It took two more stops for directions, but we made it to Wrynose Pass. Signs warned of narrow roads up to 30% grade. That is steep…very steep. The steepest in all of England, actually (according to the signs). But it was gorgeous and so much fun to drive! Lime green grass carpeted mountains with a single lane road switching sharply back and forth, climbing aggressively from the valley floor to the top of the pass and back down the other side. There it continued to Hardknot Pass, which is more or less a repeat of the same. All along the way, ancient stone walls divided the land and lazy sheep stared judgingly at the cars struggling up the hills. Waterfalls were everywhere, flowing the heavy rain water to the valley below. We pushed our little car over Wrynose Pass and just over Hardknot Pass where we turned around in a thirty-point-turn with sloping mountain on one side and sheer cliff on the other. It was time to eat.
(Wrynose Pass – Lake District, England)
Chris had mentioned there is a pub at the base of Wrynose pass that had excellent sandwiches. We came to the Three Shires Inn and Pub as we drove out of the pass and figured this must be it. We pulled in and although we didn’t see any sandwiches, the menu looked good. We started with a creamy broccoli and blue cheese soup. A winning combo! I had locally made pork, mango and stilton sausages with chips. The sausages were among the best I’ve had…ever. Rachel had lamb and mashed sweet potato, which was alright but a little too gamey for my liking.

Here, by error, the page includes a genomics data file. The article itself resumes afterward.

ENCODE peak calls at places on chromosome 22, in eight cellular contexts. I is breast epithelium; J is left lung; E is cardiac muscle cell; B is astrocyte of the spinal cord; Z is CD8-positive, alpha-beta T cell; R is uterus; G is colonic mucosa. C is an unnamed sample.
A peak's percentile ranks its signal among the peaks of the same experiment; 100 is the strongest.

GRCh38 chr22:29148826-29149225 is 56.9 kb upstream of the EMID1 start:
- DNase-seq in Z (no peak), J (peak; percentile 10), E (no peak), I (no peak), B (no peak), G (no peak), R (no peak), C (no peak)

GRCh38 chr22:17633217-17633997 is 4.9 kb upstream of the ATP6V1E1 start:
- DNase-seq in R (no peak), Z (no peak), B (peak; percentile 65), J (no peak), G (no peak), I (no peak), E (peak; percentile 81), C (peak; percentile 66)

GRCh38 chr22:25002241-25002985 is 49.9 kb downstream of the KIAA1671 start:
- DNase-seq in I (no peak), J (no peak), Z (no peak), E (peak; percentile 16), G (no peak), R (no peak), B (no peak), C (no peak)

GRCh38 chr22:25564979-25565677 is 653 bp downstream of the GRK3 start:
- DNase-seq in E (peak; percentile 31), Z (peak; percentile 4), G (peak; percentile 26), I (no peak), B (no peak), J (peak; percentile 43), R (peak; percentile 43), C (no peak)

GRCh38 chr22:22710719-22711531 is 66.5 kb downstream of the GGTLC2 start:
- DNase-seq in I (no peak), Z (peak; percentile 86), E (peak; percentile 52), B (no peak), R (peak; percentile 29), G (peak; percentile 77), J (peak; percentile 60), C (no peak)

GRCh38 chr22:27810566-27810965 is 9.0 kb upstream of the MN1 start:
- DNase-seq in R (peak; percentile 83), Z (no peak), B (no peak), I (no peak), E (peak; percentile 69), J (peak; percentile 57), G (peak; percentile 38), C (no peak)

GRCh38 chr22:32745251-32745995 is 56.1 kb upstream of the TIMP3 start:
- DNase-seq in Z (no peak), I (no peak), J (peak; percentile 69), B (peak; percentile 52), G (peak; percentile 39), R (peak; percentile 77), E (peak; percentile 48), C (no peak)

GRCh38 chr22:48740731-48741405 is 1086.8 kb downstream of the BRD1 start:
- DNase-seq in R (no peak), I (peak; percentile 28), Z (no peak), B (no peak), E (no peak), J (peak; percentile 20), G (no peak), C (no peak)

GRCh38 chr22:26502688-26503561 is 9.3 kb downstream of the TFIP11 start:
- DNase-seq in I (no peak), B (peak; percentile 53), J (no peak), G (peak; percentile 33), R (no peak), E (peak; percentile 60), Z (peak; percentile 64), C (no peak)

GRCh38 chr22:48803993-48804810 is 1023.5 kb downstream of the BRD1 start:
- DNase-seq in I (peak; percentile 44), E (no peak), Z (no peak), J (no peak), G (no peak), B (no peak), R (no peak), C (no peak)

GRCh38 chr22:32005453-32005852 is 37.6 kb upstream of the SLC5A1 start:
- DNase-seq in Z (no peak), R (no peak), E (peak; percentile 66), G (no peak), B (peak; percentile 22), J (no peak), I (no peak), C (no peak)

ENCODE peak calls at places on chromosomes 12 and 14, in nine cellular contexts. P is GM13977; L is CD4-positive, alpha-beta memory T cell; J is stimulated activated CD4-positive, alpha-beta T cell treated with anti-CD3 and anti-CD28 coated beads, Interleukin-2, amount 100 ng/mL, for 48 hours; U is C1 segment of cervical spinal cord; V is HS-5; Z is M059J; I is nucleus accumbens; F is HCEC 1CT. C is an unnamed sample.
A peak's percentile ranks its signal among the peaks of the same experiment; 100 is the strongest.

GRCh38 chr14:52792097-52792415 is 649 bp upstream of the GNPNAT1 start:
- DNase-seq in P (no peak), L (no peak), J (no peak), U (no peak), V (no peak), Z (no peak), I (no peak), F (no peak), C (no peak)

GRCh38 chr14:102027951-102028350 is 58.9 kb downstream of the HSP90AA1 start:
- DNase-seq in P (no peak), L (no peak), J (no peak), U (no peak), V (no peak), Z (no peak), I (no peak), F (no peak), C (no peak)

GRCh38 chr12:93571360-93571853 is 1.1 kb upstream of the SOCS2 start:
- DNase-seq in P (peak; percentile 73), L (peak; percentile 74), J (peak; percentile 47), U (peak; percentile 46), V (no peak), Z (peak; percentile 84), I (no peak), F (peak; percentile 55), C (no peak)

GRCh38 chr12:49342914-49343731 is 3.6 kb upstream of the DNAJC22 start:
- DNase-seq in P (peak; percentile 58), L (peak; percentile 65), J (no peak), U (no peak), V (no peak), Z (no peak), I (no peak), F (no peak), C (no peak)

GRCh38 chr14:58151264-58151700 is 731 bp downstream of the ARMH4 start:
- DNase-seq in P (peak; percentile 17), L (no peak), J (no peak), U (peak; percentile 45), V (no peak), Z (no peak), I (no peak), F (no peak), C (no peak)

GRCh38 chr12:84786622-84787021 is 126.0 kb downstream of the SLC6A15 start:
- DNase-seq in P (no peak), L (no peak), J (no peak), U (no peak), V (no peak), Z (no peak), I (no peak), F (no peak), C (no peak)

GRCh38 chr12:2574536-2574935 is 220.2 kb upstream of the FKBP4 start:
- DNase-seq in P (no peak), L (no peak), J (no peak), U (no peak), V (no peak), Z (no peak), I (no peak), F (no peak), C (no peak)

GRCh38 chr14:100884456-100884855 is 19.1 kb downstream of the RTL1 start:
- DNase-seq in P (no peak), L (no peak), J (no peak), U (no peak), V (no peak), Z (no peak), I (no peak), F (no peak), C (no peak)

(Dinner at the Three Shires Pub – Lake District, England) folder 25-29)
We drove through more pretty landscapes of mountains, lakes, and woods, with cute inns and inviting restaurants. We reached our home for the night. The Rose Cottage. Built in the 1700s, it showed its age, but was well kept by a friendly master potter named Iain. The cottage had been in his family for generations. He showed us to our room, up a narrow ladder of a staircase and down a crooked hallway. This was our first accommodation with a private bathroom. What a treat! We were quite tired so we had an early night, drifting to sleep with the sound of birds chirping outside.
(The Rose Cottage – Lake District, England)
Iain made us a nice English breakfast the next morning. We ate and talked and ended up buying a piece of his pottery before we left. He had an appointment in town so we all left by 9am.
(English breakfast at The Rose Cottage – Lake District, England)
Back on the road for a 3-4 hour drive to the Cotswolds, the region that supposedly defines quaint. It is a region of Gloucestershire made up of many small towns that were once the wealthy centre of the woolen industry. When that industry collapsed, the homes were left in disrepair. Time passed, transforming the region into the gracefully dilapidated buildings and homes of today.
(Driving to the Cotswolds, England)
We arrived in Chipping Campden just in time for afternoon tea at the King’s Hotel. The town, the hotel, everything was very quiet. We took a seat at a small wooden table in forest green wing-back chairs and made our selections. Earl grey for me and peppermint for Rachel. Shortly after the tea arrived, the waitress brought us a tiered tray of scones, clotted cream and jam, finger sandwiches and sweets. The raisin scones weren’t bad and the cream was nice but desperately needed salt. The jam was jarred and more of a jelly than the fresh chunky jam we had hoped for. On to the sandwiches. Cucumber with mayo, smoked salmon with cream cheese, and roast beef with mustard. A little dull…alright, very dull. The sweets were consistent with the rest. Not bad, but just not that good either. Lemon poppy seed loaf, chocolate cake, and strawberry mousse. We’ve had much, much better. Disappointing because this just seemed like the perfect place for it.